SA is hiding 100 000 slaves, report claims

2014-11-17 15:09

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I survived human trafficking in Johannesburg

2014-11-13 12:08

Grizelda Grootboom was 18 years old when a trip to Johannesburg turned into a nightmare. Trafficked in Yeoville she was tied in a room for two weeks and forced to work as a sex slave. This is her story.WATCH

Cape Town - Nearly 36 million people in the world today are living as slaves, shocking new figures have revealed.

In South Africa alone, there are 106 000 people living in conditions of slavery - more than double the number previously estimated, according to a global study by the Australian human rights charity Walk Free Foundation (WFF).

The foundation's Global Slavery Index 2014 defines modern slavery as human trafficking, forced labour, forced marriage, debt bondage and the sale of children.

The WFF's new report follows an investigation by News24 into human trafficking, which revealed that just two people were convicted for the crime in South Africa last year.

Read more: Don't look away - SA's dirty slavery secret in 2014

SA must 'step up'

Though the South African government passed new anti-slavery laws last year, it has been criticised for not putting the law into action yet.

Fiona David, executive director of global research for WFF, told News24: "The government of South Africa needs to step up its efforts by releasing and implementing the National Action Plan."

As News24's report found, South Africa is in a state of flux - with gaps in the existing laws which means that not all forms of trafficking are covered - leaving criminals and victims alike to slip through the net.

Though the WFF’s Global Slavery Index 2014 found South Africa to have the lowest prevalence of modern slavery in sub-Saharan Africa, it said it was "still a problem".

David said: "Children are still being trafficked from rural to urban areas for forced labour, women are trafficked for commercial sexual exploitation, and trapped in domestic servitude."

The News24 report found that the abuse did not just stop at women and children, but affected men too - with experts claiming that slaves in South Africa are more likely to be found working on farms, for example, than in brothels.

Migrant Africans 'vulnerable'

Across sub-Saharan Africa, WFF found that only eight nations have allocated money with a "clear budget" to tackle the problem. South Africa is not one of the eight.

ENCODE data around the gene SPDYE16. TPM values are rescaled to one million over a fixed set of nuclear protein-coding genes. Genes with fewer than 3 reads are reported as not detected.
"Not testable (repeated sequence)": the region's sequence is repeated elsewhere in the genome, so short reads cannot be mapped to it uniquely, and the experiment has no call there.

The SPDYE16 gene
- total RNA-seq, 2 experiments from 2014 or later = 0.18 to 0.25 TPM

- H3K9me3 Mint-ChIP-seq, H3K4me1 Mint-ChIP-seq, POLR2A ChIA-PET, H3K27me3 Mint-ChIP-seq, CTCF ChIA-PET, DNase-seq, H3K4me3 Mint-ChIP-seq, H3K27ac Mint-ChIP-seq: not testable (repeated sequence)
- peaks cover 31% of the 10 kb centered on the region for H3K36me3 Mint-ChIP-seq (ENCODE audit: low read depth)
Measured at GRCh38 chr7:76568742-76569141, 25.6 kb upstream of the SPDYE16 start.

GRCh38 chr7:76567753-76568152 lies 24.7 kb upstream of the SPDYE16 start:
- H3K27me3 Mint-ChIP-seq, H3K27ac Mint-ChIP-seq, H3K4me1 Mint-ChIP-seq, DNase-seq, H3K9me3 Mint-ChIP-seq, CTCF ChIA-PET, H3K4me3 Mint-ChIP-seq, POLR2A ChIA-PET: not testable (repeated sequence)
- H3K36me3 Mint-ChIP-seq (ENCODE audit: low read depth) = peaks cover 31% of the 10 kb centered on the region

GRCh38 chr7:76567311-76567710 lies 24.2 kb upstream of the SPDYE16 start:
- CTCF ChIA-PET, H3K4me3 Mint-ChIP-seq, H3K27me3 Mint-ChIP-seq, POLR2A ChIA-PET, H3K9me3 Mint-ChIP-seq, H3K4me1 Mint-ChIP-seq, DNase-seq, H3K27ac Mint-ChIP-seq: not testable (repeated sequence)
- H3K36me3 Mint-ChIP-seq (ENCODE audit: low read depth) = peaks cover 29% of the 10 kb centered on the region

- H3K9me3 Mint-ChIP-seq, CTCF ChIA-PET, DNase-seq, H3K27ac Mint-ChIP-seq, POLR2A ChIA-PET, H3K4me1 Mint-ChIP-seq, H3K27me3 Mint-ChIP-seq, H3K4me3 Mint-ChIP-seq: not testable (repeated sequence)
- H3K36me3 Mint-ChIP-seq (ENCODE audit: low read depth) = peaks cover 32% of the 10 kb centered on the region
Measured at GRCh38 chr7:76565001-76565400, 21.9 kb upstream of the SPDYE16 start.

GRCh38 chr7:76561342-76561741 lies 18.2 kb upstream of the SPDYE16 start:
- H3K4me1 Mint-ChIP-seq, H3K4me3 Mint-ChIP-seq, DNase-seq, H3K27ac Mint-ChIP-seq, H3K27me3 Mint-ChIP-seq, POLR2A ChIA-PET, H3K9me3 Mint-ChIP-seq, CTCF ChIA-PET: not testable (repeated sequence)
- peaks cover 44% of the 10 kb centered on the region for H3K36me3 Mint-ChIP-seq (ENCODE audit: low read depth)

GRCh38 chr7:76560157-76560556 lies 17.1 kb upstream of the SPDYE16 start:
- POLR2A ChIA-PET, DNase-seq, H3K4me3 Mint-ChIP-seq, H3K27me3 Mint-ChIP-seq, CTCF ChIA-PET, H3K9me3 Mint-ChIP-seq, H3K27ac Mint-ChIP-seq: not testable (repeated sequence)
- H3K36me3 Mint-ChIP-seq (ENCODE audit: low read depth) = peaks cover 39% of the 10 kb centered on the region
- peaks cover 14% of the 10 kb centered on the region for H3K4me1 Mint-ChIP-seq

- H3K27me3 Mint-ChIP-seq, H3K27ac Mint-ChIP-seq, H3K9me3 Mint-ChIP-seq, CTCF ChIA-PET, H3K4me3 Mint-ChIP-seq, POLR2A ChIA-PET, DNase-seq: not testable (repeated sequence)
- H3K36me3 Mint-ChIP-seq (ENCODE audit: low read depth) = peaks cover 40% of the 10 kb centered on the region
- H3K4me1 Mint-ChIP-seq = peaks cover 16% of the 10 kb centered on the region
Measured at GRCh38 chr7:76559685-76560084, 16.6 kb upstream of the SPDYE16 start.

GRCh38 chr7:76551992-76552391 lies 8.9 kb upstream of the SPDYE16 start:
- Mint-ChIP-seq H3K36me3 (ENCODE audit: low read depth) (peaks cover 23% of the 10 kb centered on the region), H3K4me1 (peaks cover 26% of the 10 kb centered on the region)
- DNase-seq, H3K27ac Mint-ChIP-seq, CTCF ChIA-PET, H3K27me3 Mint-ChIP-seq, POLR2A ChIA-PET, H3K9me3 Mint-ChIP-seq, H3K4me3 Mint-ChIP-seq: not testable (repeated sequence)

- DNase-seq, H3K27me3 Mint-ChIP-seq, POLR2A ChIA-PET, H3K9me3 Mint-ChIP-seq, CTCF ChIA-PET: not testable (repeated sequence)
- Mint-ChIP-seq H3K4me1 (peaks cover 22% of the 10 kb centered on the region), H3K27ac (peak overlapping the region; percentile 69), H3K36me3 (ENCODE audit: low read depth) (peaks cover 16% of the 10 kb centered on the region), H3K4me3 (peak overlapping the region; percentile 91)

Those with a dedicated budget are: the Ivory Coast, Liberia, Mauritania, Mozambique, Nigeria, Republic of the Congo, Senegal and Zambia. Nigeria has the largest budget at $11.9m, while Mozambique has the smallest at $40 000.

According to WFF, the high levels of migration in sub-Saharan Africa leave millions of people vulnerable to slavery.

Watch: I survived human trafficking in Johannesburg

Conflicts in the region alongside the lack of job opportunities force millions of people to travel to find work and safety. But with precarious visa situations and little legal protection these migrants often find themselves trapped or taken advantage of in the most unimaginable ways.

The report said that these factors drive migrants to richer African nations, such as South Africa and Kenya.

World's worst culprits

The WFF’s Index, which analysed 167 countries, found that no country is free of slavery.

But in terms of sheer numbers, the worst offenders are India, China, Pakistan, Uzbekistan and Russia - together these nations are thought to contain 61% of the world’s 35.8 million slaves.

Meanwhile, the country with the highest prevalence of slaves is Mauritania - where an estimated 4% of the population is enslaved, or 155 600 people.

The lowest prevalence of slaves is found in Iceland, which is thought to have less than 100.

Overall, the Index claimed that the lowest estimated number of slaves exists in Europe, North America, Iceland and Ireland.

It praised the governments of the Netherlands, Sweden, the US, Australia, Switzerland, Ireland, Norway, the UK, Georgia and Austria for taking the most action to end modern slavery.

However it said even countries with robust policies against slavery were falling short. "Most have the economic capacity to do significantly more to end modern slavery," the report stated.

In 2013, the WFF published its first Global Slavery Index - the first country-by-country report of its kind. Released "with a sense of urgency to raise awareness”, last year the WFF admitted their estimates were "imperfect".

But this year it claims that greater research has helped it reach a more accurate measure of the hidden crime - which is notoriously difficult to track.

Last year, it estimated that there were 28.9 million slaves in the world, including between 43 000 to 47 000 in South Africa.

Read more on:    crime  |  human trafficking

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